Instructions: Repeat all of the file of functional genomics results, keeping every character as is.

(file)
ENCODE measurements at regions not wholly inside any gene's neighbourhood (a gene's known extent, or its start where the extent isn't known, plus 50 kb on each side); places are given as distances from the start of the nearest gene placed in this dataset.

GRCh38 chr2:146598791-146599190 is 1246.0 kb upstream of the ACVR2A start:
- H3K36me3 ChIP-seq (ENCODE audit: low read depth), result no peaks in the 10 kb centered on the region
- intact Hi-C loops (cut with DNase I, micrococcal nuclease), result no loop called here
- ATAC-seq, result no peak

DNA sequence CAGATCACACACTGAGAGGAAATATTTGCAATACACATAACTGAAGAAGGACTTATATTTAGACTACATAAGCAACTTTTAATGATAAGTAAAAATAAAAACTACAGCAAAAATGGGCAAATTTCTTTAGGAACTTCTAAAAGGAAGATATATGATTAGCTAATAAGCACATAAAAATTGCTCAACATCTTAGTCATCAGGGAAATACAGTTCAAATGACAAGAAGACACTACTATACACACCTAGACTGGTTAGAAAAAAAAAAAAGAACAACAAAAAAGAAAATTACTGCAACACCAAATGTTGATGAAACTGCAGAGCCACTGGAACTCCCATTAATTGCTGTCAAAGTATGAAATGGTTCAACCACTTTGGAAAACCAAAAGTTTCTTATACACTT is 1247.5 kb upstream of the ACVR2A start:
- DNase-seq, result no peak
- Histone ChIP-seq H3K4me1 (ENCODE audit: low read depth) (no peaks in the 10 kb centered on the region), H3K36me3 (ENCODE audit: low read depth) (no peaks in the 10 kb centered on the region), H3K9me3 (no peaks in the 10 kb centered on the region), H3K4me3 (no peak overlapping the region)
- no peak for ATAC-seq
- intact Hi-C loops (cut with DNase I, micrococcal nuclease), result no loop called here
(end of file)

ENCODE measurements at regions not wholly inside any gene's neighbourhood (a gene's known extent, or its start where the extent isn't known, plus 50 kb on each side); places are given as distances from the start of the nearest gene placed in this dataset.

GRCh38 chr2:146598791-146599190 is 1246.0 kb upstream of the ACVR2A start:
- H3K36me3 ChIP-seq (ENCODE audit: low read depth), result no peaks in the 10 kb centered on the region
- intact Hi-C loops (cut with DNase I, micrococcal nuclease), result no loop called here
- ATAC-seq, result no peak

DNA sequence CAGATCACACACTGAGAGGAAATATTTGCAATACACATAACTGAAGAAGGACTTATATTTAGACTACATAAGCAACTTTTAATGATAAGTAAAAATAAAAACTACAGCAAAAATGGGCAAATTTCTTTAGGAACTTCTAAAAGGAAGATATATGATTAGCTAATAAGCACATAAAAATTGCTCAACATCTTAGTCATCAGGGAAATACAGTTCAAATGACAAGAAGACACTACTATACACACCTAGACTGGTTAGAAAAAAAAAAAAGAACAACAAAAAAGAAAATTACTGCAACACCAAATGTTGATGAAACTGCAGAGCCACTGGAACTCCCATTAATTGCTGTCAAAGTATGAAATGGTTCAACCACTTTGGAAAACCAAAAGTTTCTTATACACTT is 1247.5 kb upstream of the ACVR2A start:
- DNase-seq, result no peak
- Histone ChIP-seq H3K4me1 (ENCODE audit: low read depth) (no peaks in the 10 kb centered on the region), H3K36me3 (ENCODE audit: low read depth) (no peaks in the 10 kb centered on the region), H3K9me3 (no peaks in the 10 kb centered on the region), H3K4me3 (no peak overlapping the region)
- no peak for ATAC-seq
- intact Hi-C loops (cut with DNase I, micrococcal nuclease), result no loop called here